While not required, it is common to use messaging between the write and read sides. This means that the system will be in an inconsistent state from time to time. This pattern is not a fit for e.g. financial transactions where a strong consistency is required between 2 sides. However, in majority of cases strong consistency can be used only on the write-side whereas the read-side is used for querying and reporting.
Simple vs costly
Events are simple objects that describe what has happened in the system. By simply saving events, you are avoiding the complications associated with saving complex domain objects to a relational store; namely, the object-relational impedance mismatch.
The event based model may be slightly more costly due to the need of definition of events but this cost is relatively low and it also offers a smaller Impedance Mismatch to bridge which helps to make up for the cost. The event based model also offers all of the benefits discussed in “Events” that also help to reduce the overall initial cost of the creation of the events. That said the CQRS and Event Sourcing model is actually less expensive in most cases. That said the CQRS and Event Sourcing model is actually less expensive in most cases.
As long as you have a stream of events, you can project it to any form, even a conventional SQL database. For instance, my favorite approach is to project event streams into JSON documents stored in a cloud storage.
Also a great benefit of the separate read layer is that it will not suffer from an impedance mismatch – It is connected directly to the data model, this can make queries much easier to optimize. On the write side you no longer need to worry about how your locks impact queries, and on the read side your database can be read-only.
Because events are immutable, you can use an append-only operation when you save them. Events are also simple, standalone objects. Both these factors can lead to better performance and scalability for the system than approaches that use complex relational storage models. On top of this events reduce network volumes unlike full snapshots in case of a pure CQRS model.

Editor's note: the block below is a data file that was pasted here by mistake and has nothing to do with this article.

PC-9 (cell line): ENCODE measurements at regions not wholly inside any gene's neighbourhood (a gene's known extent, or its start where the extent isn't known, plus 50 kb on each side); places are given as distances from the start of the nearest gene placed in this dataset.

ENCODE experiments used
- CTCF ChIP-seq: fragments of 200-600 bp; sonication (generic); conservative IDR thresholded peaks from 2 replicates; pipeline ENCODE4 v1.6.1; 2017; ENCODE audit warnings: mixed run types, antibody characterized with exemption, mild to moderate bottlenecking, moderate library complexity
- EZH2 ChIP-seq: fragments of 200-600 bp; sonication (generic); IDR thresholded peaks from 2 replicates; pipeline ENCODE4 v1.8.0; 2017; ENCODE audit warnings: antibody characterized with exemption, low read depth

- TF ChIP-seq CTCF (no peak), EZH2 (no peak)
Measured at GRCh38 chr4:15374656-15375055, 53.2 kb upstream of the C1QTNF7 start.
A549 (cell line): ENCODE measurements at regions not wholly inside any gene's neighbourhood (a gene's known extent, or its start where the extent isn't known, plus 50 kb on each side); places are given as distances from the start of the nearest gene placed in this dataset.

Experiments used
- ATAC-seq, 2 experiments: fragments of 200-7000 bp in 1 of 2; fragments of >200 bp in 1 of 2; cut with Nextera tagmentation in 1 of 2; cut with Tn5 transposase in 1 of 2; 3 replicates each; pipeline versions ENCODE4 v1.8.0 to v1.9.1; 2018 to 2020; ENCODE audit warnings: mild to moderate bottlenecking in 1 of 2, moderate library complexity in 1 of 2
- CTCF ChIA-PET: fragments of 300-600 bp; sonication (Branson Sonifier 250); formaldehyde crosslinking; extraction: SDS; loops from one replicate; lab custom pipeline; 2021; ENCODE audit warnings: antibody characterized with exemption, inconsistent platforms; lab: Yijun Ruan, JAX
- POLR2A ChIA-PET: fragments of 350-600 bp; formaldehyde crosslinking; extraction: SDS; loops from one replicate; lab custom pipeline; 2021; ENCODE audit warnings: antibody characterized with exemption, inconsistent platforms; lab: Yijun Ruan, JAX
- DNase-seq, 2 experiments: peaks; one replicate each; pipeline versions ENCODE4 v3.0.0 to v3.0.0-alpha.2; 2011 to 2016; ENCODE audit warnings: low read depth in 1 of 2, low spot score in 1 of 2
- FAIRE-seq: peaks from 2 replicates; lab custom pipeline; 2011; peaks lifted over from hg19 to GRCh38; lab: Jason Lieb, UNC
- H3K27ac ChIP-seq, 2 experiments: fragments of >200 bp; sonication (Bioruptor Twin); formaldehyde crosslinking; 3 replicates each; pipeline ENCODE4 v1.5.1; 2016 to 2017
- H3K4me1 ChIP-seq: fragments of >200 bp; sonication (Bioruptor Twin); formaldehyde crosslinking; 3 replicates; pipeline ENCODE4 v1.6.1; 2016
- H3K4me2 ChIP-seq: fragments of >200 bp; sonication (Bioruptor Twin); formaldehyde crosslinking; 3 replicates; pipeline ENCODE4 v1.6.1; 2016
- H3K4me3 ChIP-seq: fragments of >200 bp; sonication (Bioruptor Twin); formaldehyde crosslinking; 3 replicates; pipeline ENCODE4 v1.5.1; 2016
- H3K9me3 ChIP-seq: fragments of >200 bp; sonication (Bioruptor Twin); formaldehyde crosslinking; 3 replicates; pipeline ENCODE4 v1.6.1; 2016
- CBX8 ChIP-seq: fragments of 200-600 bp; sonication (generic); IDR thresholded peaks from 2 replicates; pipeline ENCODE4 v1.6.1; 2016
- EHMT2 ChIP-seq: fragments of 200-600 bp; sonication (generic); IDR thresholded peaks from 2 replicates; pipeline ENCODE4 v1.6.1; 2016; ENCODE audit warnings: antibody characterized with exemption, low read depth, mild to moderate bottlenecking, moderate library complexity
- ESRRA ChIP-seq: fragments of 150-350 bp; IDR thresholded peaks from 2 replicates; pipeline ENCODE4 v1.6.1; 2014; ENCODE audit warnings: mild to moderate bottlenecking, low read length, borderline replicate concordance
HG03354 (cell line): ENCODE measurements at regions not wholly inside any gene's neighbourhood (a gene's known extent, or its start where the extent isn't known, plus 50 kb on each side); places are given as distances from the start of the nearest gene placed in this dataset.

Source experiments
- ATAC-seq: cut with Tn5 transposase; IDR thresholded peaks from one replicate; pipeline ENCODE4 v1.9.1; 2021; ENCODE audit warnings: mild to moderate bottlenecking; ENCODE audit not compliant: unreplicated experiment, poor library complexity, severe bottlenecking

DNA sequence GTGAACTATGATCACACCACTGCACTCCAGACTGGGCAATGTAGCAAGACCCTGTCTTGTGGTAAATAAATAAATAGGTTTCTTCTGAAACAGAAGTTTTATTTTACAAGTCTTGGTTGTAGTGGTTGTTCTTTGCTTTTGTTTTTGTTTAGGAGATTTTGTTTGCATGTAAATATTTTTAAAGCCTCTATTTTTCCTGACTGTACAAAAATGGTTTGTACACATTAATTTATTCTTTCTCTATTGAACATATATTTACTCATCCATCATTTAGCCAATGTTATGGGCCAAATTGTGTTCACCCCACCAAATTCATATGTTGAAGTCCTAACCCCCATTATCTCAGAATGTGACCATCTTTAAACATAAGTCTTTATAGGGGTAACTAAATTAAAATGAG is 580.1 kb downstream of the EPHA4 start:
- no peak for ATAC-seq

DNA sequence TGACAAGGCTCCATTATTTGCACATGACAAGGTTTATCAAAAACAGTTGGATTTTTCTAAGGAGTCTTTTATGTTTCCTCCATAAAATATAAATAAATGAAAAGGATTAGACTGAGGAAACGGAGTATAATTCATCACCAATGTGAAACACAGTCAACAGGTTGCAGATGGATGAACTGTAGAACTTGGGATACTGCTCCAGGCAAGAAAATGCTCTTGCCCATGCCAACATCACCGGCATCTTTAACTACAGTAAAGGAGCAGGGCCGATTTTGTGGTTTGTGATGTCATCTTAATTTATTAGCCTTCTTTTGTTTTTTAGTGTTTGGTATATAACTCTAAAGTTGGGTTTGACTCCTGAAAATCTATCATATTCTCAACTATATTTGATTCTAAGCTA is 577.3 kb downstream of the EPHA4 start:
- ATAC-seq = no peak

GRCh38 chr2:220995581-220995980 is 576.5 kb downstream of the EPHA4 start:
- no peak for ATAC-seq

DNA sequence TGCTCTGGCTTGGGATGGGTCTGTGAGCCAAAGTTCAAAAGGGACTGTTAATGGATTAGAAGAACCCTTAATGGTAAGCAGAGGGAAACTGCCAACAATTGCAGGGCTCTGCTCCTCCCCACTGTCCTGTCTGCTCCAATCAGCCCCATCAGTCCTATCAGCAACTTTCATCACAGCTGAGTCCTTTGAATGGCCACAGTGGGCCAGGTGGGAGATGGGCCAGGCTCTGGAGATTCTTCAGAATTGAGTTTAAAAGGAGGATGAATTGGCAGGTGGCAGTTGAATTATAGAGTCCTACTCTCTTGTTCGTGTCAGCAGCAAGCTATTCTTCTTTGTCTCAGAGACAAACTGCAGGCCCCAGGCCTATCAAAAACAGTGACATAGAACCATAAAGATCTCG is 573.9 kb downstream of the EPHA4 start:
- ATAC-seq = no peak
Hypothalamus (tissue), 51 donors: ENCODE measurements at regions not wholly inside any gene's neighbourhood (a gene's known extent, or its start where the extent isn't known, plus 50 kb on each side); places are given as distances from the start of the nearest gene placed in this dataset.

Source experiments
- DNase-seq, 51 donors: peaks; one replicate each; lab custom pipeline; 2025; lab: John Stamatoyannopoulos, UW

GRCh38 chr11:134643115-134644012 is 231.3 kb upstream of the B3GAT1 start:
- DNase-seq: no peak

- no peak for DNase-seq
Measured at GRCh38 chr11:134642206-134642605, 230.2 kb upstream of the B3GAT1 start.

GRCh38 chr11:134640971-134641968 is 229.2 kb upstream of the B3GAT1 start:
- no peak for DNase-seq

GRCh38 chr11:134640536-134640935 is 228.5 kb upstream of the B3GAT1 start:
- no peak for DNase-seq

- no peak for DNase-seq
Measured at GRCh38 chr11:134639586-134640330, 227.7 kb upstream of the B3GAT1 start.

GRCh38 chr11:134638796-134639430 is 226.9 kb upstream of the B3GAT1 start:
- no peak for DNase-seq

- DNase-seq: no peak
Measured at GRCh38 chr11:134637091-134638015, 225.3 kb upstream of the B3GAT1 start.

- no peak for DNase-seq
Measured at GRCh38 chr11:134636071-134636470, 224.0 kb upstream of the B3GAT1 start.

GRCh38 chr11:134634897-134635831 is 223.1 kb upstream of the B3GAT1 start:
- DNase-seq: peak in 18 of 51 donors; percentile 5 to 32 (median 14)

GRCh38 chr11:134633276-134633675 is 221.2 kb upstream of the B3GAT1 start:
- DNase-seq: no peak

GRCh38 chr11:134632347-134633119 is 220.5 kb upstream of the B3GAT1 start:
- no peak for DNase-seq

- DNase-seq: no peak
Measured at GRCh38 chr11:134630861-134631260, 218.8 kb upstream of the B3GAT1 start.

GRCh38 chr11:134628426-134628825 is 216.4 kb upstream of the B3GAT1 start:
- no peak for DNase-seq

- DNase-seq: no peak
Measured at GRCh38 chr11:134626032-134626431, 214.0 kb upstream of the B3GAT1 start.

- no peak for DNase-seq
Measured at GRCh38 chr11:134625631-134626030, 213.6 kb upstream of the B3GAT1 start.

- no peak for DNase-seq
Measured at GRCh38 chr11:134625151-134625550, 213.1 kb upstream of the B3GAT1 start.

A normalized database schema can fail to provide adequate response times because of the excessive table JOIN operations. Despite advances in relational database technology, a JOIN operation is still very expensive compared to a single-table read.
Command: In most systems, especially web systems, the Command side generally processes a very small number of transactions as a percentage of the whole. Scalability therefore is not always important.
Query: In most systems, especially web systems, the Query side generally processes a very large number of transactions as a percentage of the whole (often times 2 or more orders of magnitude). Scalability is most often needed for the query side.
Distributed development teams
The architecture can be viewed as three distinct decoupled areas. The first is the client; it consumes DTOs and produces Commands. The second is the domain; it consumes commands and produces events. The third is the Read Model; it consumes events and produces DTOs. The decoupled nature of these three areas can be extremely valuable in terms of team characteristics. Instead of working in vertical slices the team can be working on three concurrent vertical slices, the client, the domain, and the read model. This allows for a much better scaling of the number of developers working on a project as since they are isolated from each other they cause less conflict when making changes. It would be reasonable to nearly triple a team size without introducing a larger amount of conflict due to not needing to introduce more communication for the developers.
There is no one right way to implement CQRS. It is not recommended to use this model for critical projects of course if you have no experience with one. Note that It is not possible to create an optimal solution for searching, reporting, and processing transactions utilizing a single model.